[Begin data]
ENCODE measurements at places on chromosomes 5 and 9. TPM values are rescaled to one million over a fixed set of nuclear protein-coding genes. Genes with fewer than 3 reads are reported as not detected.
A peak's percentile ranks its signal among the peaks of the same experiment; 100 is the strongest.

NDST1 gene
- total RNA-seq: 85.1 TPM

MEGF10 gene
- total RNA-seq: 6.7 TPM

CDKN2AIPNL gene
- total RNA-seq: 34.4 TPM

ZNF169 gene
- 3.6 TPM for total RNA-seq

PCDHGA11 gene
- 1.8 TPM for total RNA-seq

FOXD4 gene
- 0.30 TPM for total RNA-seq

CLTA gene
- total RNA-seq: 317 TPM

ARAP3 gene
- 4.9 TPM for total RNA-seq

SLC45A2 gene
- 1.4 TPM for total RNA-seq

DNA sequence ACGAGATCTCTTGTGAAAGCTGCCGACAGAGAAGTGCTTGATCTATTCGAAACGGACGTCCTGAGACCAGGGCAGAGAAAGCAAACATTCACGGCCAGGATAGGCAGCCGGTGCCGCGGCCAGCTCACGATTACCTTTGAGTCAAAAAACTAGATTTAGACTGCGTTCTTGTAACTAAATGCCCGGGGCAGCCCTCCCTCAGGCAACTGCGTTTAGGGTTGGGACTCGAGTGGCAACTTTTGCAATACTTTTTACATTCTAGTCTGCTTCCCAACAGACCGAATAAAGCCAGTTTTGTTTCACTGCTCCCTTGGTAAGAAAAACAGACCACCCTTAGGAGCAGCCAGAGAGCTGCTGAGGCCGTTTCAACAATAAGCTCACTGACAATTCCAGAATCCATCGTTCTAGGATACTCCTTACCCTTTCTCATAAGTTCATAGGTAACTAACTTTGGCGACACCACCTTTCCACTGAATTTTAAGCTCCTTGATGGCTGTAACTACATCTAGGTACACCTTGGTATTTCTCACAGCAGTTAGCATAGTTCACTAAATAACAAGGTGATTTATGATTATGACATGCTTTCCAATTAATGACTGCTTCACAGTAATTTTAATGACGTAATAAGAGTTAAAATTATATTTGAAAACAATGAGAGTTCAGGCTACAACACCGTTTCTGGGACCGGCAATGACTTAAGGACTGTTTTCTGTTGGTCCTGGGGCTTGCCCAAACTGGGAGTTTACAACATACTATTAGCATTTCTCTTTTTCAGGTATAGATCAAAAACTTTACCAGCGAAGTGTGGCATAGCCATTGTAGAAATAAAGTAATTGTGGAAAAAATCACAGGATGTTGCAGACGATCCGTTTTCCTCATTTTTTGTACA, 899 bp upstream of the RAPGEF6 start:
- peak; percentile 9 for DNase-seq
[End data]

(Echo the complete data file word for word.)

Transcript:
ENCODE measurements at places on chromosomes 5 and 9. TPM values are rescaled to one million over a fixed set of nuclear protein-coding genes. Genes with fewer than 3 reads are reported as not detected.
A peak's percentile ranks its signal among the peaks of the same experiment; 100 is the strongest.

NDST1 gene
- total RNA-seq: 85.1 TPM

MEGF10 gene
- total RNA-seq: 6.7 TPM

CDKN2AIPNL gene
- total RNA-seq: 34.4 TPM

ZNF169 gene
- 3.6 TPM for total RNA-seq

PCDHGA11 gene
- 1.8 TPM for total RNA-seq

FOXD4 gene
- 0.30 TPM for total RNA-seq

CLTA gene
- total RNA-seq: 317 TPM

ARAP3 gene
- 4.9 TPM for total RNA-seq

SLC45A2 gene
- 1.4 TPM for total RNA-seq

DNA sequence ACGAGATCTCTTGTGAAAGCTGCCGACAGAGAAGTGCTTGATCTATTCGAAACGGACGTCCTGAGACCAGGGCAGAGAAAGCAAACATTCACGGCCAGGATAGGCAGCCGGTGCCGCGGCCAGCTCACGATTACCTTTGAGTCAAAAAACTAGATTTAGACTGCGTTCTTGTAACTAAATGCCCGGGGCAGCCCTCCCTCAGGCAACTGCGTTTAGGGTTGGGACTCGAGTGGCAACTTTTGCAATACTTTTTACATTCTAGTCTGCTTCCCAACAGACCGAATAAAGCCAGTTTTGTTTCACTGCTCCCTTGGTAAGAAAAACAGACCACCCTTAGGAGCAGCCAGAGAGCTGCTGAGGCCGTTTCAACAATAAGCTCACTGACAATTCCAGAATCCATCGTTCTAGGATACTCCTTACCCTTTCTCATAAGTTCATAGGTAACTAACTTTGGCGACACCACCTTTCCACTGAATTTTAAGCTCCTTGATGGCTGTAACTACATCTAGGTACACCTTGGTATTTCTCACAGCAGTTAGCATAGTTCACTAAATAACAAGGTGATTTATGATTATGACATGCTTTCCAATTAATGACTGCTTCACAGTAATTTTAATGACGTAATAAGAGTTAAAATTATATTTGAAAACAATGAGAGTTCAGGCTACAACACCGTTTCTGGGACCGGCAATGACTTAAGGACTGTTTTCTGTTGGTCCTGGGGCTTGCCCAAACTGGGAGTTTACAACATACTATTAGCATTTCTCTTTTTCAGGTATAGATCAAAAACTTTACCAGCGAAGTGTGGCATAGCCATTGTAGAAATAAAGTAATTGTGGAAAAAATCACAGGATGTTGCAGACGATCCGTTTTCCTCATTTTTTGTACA, 899 bp upstream of the RAPGEF6 start:
- peak; percentile 9 for DNase-seq